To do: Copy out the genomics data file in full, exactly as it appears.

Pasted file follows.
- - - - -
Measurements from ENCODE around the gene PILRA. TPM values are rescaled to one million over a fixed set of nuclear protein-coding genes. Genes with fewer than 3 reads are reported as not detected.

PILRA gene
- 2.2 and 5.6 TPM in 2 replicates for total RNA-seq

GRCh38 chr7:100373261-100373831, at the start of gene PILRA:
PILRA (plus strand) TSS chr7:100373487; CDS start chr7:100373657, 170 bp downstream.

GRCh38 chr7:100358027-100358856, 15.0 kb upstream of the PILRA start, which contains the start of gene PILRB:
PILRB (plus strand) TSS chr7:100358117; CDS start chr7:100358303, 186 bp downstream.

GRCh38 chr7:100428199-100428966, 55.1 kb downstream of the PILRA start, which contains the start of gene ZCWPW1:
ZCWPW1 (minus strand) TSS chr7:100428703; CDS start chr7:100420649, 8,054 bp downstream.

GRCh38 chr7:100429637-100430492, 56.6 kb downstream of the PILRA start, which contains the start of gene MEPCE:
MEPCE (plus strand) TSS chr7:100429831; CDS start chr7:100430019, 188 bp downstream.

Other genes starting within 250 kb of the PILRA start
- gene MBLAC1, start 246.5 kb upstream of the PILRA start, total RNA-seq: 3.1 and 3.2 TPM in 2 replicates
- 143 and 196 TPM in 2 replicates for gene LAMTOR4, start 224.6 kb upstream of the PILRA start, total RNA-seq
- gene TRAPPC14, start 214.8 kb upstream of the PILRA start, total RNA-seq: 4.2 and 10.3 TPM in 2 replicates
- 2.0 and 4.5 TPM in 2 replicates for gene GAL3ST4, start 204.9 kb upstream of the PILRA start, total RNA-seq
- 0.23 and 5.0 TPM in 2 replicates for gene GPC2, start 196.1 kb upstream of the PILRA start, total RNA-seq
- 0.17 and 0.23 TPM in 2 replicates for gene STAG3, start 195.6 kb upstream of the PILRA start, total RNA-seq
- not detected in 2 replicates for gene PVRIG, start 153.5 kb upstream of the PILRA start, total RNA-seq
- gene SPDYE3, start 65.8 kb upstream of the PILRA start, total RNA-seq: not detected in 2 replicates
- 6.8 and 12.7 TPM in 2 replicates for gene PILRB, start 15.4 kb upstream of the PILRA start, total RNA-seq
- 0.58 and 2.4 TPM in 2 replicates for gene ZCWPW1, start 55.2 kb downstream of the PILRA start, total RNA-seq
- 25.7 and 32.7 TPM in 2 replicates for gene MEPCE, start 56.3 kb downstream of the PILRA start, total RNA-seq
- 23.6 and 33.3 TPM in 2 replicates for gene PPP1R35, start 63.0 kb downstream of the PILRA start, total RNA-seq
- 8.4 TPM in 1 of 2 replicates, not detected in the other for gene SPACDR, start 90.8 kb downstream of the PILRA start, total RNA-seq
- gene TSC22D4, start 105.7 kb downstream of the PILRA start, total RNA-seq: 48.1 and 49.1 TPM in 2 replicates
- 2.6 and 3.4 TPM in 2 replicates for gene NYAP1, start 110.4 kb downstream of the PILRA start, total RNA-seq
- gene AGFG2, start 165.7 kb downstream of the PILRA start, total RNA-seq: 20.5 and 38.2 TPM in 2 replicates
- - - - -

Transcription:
Measurements from ENCODE around the gene PILRA. TPM values are rescaled to one million over a fixed set of nuclear protein-coding genes. Genes with fewer than 3 reads are reported as not detected.

PILRA gene
- 2.2 and 5.6 TPM in 2 replicates for total RNA-seq

GRCh38 chr7:100373261-100373831, at the start of gene PILRA:
PILRA (plus strand) TSS chr7:100373487; CDS start chr7:100373657, 170 bp downstream.

GRCh38 chr7:100358027-100358856, 15.0 kb upstream of the PILRA start, which contains the start of gene PILRB:
PILRB (plus strand) TSS chr7:100358117; CDS start chr7:100358303, 186 bp downstream.

GRCh38 chr7:100428199-100428966, 55.1 kb downstream of the PILRA start, which contains the start of gene ZCWPW1:
ZCWPW1 (minus strand) TSS chr7:100428703; CDS start chr7:100420649, 8,054 bp downstream.

GRCh38 chr7:100429637-100430492, 56.6 kb downstream of the PILRA start, which contains the start of gene MEPCE:
MEPCE (plus strand) TSS chr7:100429831; CDS start chr7:100430019, 188 bp downstream.

Other genes starting within 250 kb of the PILRA start
- gene MBLAC1, start 246.5 kb upstream of the PILRA start, total RNA-seq: 3.1 and 3.2 TPM in 2 replicates
- 143 and 196 TPM in 2 replicates for gene LAMTOR4, start 224.6 kb upstream of the PILRA start, total RNA-seq
- gene TRAPPC14, start 214.8 kb upstream of the PILRA start, total RNA-seq: 4.2 and 10.3 TPM in 2 replicates
- 2.0 and 4.5 TPM in 2 replicates for gene GAL3ST4, start 204.9 kb upstream of the PILRA start, total RNA-seq
- 0.23 and 5.0 TPM in 2 replicates for gene GPC2, start 196.1 kb upstream of the PILRA start, total RNA-seq
- 0.17 and 0.23 TPM in 2 replicates for gene STAG3, start 195.6 kb upstream of the PILRA start, total RNA-seq
- not detected in 2 replicates for gene PVRIG, start 153.5 kb upstream of the PILRA start, total RNA-seq
- gene SPDYE3, start 65.8 kb upstream of the PILRA start, total RNA-seq: not detected in 2 replicates
- 6.8 and 12.7 TPM in 2 replicates for gene PILRB, start 15.4 kb upstream of the PILRA start, total RNA-seq
- 0.58 and 2.4 TPM in 2 replicates for gene ZCWPW1, start 55.2 kb downstream of the PILRA start, total RNA-seq
- 25.7 and 32.7 TPM in 2 replicates for gene MEPCE, start 56.3 kb downstream of the PILRA start, total RNA-seq
- 23.6 and 33.3 TPM in 2 replicates for gene PPP1R35, start 63.0 kb downstream of the PILRA start, total RNA-seq
- 8.4 TPM in 1 of 2 replicates, not detected in the other for gene SPACDR, start 90.8 kb downstream of the PILRA start, total RNA-seq
- gene TSC22D4, start 105.7 kb downstream of the PILRA start, total RNA-seq: 48.1 and 49.1 TPM in 2 replicates
- 2.6 and 3.4 TPM in 2 replicates for gene NYAP1, start 110.4 kb downstream of the PILRA start, total RNA-seq
- gene AGFG2, start 165.7 kb downstream of the PILRA start, total RNA-seq: 20.5 and 38.2 TPM in 2 replicates